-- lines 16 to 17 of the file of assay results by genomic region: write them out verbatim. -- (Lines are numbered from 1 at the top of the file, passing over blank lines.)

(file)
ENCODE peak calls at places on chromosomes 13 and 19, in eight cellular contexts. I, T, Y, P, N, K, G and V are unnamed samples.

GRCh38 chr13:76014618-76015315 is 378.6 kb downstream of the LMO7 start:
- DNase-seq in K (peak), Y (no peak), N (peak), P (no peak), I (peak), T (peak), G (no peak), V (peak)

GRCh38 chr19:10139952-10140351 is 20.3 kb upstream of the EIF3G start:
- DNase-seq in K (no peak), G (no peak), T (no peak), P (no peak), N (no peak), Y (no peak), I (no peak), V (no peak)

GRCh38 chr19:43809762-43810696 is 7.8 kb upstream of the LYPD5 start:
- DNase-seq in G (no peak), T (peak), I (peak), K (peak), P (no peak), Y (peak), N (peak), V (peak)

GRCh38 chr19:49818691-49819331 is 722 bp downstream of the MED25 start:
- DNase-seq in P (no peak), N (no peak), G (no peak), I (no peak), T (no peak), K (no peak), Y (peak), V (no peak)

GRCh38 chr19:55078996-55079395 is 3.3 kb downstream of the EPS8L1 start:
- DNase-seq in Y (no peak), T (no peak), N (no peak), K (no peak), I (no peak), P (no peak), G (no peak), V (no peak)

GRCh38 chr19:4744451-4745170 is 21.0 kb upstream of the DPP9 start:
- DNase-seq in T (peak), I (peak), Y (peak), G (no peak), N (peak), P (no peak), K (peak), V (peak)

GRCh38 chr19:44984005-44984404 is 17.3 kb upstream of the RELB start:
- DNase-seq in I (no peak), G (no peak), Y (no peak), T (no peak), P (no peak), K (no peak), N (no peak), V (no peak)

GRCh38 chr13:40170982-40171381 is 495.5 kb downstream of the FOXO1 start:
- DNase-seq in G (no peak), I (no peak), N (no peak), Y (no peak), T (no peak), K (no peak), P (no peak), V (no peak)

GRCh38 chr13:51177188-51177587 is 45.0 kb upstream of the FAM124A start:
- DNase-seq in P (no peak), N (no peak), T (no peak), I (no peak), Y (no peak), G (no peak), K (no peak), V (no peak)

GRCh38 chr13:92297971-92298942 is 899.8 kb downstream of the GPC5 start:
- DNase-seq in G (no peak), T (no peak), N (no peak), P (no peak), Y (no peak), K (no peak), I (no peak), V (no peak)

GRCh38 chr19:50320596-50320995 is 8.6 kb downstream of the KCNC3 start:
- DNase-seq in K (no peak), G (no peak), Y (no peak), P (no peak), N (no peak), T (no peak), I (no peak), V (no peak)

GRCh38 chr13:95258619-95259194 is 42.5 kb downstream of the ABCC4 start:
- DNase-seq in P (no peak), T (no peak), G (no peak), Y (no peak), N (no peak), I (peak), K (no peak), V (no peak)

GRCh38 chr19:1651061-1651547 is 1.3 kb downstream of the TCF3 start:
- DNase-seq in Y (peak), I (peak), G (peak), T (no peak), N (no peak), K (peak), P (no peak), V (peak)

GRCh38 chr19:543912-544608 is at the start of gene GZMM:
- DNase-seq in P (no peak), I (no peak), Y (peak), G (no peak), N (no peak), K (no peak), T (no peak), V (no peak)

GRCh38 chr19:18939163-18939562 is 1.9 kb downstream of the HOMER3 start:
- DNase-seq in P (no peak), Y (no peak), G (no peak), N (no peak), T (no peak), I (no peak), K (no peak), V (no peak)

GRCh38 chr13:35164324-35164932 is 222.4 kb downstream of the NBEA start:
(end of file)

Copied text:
GRCh38 chr13:40170982-40171381 is 495.5 kb downstream of the FOXO1 start:
- DNase-seq in G (no peak), I (no peak), N (no peak), Y (no peak), T (no peak), K (no peak), P (no peak), V (no peak)